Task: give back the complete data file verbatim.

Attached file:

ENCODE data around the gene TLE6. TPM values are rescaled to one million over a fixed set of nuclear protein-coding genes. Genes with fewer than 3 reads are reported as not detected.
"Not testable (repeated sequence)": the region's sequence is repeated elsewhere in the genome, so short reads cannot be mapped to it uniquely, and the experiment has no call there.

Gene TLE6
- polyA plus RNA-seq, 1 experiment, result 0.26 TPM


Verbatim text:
ENCODE data around the gene TLE6. TPM values are rescaled to one million over a fixed set of nuclear protein-coding genes. Genes with fewer than 3 reads are reported as not detected.
"Not testable (repeated sequence)": the region's sequence is repeated elsewhere in the genome, so short reads cannot be mapped to it uniquely, and the experiment has no call there.

Gene TLE6
- polyA plus RNA-seq, 1 experiment, result 0.26 TPM